The truth is, guns kill people.  In the least, they make it VERY easy for people to kill people. A death or injury by gunfire is more likely occur in a home that owns a gun than in a home that does not; that’s just common sense.  The thoughts of someone getting injured as a result of a gun accident, or someone stealing a gun from my home only detract me from purchasing a gun even more.

Gun advocates inevitably will cite the 2nd amendment‘s right to bear arms.  While I do support this right, I truly question it’s relevance in 21st century America.  In the Founding Fathers‘ time, it made sense – allow the people to be armed in the event that the government breaks down and/or becomes a dictatorship.  Today, however, I think it would be virtually impossible for the citizens of this country to overthrow the government in the event of such a catastrophe. Furthermore, the actual wording of the 2nd amendment is, at best, vague and open to interpretation.  “A well regulated militia…” could be construed to me something as simple of your state’s chapter of  National Guard.  Finally, the Founding Fathers lived in an era of muskets and cannons.  They did not and could have imagined a world  of armor-piercing bullets and assault rifles.

There are no simple answers to this ongoing debate.  If there was a quick-fix, i’m sure people on both sides of the political spectrum would rally behind it. The events of 12/14/12 will for many of us, only serve as more fuel for the ongoing debate.  To be honest, I don’t think that politicians on either side of the aisle are willing to take the drastic steps necessary to either weaken OR strengthen gun-control laws.  Sadly, I think we will continue to live as we always do – as a society on the brink.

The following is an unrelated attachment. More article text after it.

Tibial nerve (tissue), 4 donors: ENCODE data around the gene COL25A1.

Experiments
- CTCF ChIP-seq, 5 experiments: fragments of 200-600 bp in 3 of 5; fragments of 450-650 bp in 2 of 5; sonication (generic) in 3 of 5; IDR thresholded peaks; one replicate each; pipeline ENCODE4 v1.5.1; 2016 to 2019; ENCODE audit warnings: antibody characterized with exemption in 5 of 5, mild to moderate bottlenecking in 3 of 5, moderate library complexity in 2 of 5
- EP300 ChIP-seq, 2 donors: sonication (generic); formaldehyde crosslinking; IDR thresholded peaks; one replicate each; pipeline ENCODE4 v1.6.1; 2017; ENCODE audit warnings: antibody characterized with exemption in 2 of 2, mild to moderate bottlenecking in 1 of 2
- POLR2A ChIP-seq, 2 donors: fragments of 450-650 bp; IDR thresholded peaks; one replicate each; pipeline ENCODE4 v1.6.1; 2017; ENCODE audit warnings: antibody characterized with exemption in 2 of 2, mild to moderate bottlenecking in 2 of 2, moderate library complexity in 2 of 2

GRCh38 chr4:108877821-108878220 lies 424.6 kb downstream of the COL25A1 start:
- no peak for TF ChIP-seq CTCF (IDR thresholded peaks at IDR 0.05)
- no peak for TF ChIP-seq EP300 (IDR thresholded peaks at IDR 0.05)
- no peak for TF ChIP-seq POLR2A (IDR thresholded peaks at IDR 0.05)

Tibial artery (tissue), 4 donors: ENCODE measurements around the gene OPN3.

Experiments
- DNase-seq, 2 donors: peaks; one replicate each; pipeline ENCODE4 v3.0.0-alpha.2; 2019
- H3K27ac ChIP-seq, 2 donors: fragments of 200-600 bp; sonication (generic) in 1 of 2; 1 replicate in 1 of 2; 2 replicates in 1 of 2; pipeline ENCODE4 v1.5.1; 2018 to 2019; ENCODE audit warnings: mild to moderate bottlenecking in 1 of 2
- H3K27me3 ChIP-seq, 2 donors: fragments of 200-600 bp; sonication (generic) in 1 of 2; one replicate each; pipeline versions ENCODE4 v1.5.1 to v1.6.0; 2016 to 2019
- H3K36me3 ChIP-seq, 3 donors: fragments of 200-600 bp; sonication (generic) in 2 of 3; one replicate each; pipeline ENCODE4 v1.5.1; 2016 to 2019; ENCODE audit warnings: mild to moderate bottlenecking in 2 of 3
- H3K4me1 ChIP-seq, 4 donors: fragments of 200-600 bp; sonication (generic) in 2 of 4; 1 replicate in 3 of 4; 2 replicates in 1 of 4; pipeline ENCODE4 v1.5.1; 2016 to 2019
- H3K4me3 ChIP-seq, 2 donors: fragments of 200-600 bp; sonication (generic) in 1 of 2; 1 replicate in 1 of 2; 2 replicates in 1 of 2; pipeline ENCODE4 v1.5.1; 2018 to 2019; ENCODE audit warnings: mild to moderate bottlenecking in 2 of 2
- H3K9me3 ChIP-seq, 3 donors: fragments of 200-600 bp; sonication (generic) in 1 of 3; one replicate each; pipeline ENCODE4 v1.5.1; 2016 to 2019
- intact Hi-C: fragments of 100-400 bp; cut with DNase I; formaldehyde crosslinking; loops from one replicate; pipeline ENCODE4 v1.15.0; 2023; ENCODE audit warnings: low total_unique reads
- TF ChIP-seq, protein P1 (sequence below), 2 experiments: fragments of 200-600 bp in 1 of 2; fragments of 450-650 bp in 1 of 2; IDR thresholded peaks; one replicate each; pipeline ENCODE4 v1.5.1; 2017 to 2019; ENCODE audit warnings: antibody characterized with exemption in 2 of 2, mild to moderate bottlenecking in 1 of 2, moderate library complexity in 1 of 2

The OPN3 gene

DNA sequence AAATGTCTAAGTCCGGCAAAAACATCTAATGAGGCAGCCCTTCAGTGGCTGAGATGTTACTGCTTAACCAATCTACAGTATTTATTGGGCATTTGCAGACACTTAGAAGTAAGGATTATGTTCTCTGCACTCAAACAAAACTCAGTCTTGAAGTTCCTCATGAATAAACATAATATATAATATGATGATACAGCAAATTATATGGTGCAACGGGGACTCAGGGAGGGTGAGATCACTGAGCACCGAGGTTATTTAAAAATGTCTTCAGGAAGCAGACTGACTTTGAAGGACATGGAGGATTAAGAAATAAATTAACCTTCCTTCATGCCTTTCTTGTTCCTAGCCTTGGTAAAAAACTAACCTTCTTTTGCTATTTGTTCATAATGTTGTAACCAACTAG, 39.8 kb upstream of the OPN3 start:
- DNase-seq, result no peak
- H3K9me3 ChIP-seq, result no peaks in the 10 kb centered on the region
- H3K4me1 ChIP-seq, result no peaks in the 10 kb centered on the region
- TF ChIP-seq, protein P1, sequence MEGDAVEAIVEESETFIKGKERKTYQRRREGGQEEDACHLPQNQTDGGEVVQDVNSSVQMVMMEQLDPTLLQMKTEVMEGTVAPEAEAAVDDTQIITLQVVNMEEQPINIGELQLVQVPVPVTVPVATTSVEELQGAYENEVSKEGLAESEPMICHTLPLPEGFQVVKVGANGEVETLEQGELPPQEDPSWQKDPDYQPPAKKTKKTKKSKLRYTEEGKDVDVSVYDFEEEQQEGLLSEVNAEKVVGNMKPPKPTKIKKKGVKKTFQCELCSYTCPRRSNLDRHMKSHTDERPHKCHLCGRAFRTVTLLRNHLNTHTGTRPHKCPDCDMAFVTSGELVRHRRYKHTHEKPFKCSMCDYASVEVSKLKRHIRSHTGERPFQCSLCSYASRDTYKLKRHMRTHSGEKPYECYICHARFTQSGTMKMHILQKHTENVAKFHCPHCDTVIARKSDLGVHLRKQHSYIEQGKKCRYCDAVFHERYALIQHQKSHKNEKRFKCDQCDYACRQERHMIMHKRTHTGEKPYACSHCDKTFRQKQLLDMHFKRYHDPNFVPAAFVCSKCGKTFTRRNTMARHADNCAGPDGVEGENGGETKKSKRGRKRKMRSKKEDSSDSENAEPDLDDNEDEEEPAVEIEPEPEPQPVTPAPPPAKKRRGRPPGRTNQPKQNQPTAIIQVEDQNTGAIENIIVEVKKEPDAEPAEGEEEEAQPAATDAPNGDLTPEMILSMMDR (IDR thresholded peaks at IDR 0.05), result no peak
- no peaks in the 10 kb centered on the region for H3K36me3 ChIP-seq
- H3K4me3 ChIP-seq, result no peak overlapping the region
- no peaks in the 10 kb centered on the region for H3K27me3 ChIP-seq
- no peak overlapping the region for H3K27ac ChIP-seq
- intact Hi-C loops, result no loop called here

As a person who has  virtually no connection to the tragedy of Newtown, CT, the most difficult part of yesterday was not being able to see my son.  I would have loved the chance to hug him and look him in the face as I told him that I love him.  But I was able to speak to him – via telephone, and tell him that I love him;  and remind him that I will be seeing him when I pick him up at the airport on Friday.  And that Santa will be coming to see him both in Michigan and in South Carolina.  That is a hell of a lot more than the families who lost their loved ones yesterday can now say.  And for that, I am eternally grateful.

Damn.  I just made myself cry.  Well, maybe it wasn’t my writing…

flipping the script

As the calendar creeps ever-closer to Halloween, it has occurred to me that I need to start making travel plans for the holidays, either for my son, myself, or for both of us. About a month or so ago, I suggested to the SBTX that we alternate visitations for Thanksgiving and Christmas – as most divorced families do.  She was okay with it, and that was the last we said about it.